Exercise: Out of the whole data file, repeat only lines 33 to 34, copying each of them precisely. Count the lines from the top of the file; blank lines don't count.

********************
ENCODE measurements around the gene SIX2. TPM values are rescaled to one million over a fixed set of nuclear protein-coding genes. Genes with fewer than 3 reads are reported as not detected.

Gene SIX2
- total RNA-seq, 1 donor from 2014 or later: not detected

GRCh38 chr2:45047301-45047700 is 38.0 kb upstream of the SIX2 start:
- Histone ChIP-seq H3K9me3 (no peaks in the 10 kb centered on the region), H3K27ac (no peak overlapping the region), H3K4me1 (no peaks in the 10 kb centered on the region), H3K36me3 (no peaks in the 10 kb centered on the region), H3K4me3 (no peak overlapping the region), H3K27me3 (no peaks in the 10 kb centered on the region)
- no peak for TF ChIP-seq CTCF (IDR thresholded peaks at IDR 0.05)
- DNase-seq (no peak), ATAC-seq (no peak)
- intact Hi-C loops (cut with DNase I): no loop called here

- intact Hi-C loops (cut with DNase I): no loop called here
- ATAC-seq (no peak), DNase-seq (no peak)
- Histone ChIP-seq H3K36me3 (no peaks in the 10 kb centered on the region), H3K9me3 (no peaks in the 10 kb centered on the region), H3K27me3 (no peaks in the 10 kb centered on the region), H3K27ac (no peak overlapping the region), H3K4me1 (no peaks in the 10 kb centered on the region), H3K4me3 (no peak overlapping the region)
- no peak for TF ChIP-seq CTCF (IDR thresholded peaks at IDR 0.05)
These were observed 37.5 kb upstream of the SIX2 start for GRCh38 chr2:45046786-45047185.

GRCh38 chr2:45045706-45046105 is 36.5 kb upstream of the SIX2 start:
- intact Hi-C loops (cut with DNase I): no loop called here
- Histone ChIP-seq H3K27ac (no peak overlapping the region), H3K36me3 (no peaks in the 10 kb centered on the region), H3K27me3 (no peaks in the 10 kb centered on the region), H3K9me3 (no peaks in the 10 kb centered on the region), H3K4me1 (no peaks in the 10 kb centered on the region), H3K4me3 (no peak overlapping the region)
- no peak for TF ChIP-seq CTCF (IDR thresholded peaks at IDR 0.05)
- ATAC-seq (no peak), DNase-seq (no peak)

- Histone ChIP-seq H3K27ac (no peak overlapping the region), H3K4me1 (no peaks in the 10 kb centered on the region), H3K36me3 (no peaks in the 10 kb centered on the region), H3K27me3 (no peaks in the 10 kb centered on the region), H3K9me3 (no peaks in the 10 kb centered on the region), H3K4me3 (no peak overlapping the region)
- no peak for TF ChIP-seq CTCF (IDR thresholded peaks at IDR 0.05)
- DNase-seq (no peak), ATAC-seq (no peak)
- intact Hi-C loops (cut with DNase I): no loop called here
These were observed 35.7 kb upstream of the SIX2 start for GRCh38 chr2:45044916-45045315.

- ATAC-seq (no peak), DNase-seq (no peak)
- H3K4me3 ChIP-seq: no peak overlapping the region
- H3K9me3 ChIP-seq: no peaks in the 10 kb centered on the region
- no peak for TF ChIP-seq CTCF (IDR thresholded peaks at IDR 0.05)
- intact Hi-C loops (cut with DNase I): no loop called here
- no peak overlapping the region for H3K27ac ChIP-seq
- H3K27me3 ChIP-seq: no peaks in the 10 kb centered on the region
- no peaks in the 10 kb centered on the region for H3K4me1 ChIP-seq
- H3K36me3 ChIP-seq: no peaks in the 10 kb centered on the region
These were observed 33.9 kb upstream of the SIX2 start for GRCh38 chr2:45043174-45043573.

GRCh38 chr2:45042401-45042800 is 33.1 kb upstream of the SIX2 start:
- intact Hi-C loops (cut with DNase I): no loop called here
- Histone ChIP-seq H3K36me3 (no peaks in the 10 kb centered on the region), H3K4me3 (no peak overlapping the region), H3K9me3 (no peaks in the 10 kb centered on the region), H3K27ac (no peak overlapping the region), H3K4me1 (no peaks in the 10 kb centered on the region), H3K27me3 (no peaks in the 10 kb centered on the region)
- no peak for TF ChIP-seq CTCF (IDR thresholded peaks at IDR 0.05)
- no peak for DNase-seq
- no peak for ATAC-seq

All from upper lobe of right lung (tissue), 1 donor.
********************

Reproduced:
These were observed 33.9 kb upstream of the SIX2 start for GRCh38 chr2:45043174-45043573.

GRCh38 chr2:45042401-45042800 is 33.1 kb upstream of the SIX2 start: